Though justly vaunted as the world’s largest democracy, India will in all likelihood remain reluctant to take on the mantle of “democracy promoter” for a mix of historical, ideological, and strategic reasons.
Since its transition to democracy barely a decade ago, Indonesia has begun projecting its newly democratic values across international borders. So far, however, its efforts have been largely rhetorical.
- Excerpts from a statement issued by the Cairo Institute for Human Rights Studies and 35 other Egyptian human-rights organizations condemning the Supreme Council of the Armed Forces' campaign against the country's civil society organizations and human-rights groups.
- Excerpt from a statement by two top EU officials on the August 5 arrest of former Ukrainian prime minister Yulia Tymoshenko during her trial for "abuse of power."
- Portions of a June 15 address given by Mongolian president Tsakhia Elbegdorj at the U.S. Capitol in Washington, D.C., on the eve of Mongolia's assumption of the presidency of the Community of Democracies.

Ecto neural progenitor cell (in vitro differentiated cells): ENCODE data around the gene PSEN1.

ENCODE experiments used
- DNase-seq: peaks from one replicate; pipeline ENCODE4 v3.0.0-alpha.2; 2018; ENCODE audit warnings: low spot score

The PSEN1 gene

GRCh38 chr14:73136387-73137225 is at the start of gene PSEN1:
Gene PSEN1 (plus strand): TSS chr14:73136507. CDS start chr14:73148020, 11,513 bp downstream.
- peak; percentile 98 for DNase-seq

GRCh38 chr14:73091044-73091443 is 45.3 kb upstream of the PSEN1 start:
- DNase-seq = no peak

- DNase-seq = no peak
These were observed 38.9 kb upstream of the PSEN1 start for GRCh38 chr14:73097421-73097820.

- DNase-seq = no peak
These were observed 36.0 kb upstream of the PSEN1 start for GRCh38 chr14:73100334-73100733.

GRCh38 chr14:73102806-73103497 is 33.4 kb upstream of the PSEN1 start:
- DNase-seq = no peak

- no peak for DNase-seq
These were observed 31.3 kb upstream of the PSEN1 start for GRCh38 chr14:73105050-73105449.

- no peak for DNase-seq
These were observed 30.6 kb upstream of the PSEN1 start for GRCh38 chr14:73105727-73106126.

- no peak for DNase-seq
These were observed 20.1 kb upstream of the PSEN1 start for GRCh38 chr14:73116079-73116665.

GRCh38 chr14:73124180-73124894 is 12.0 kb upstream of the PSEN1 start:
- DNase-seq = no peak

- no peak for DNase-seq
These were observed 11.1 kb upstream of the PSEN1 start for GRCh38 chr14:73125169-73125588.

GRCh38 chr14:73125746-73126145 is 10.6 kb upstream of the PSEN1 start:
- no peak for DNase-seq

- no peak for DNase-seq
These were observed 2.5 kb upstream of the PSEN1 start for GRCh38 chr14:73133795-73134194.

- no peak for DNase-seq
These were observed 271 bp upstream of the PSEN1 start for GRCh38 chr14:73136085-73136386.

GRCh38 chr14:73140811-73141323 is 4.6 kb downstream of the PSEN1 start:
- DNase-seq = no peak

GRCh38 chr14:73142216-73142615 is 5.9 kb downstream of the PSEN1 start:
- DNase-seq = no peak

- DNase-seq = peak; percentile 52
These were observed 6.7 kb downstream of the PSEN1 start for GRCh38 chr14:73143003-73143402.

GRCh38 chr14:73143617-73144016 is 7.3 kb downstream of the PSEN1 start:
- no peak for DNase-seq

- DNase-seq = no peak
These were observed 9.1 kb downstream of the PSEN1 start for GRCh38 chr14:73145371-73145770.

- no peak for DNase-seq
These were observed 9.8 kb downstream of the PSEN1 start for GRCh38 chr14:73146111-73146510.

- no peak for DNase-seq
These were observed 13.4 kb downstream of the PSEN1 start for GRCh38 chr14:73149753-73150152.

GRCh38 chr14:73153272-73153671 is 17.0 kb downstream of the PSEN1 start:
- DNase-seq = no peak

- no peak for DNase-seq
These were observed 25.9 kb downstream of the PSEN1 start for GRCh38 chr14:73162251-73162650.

- Excerpts from the OAS resolution "Promotion of the Rights to Freedom of Assembly and of Association in the Americas," passed on June 7.
- Excerpts from a speech given by the former president of Sri Lanka, Chandrika Bandaranaike Kumaratunga, noting the country's difficulties in achieving peace.
- Excerpts from the inaugural address of Dr. Lobsang Sangay, the new prime minister (Kalon Tripa) of the Tibetan government-in-exile in Dharamsala, India.
Despite India’s impressive achievements in democracy, economic development, and the rule of law, it remains home to a third of the world’s poor. Although it has successfully averted famine since independence, it still struggles to prevent chronic hunger.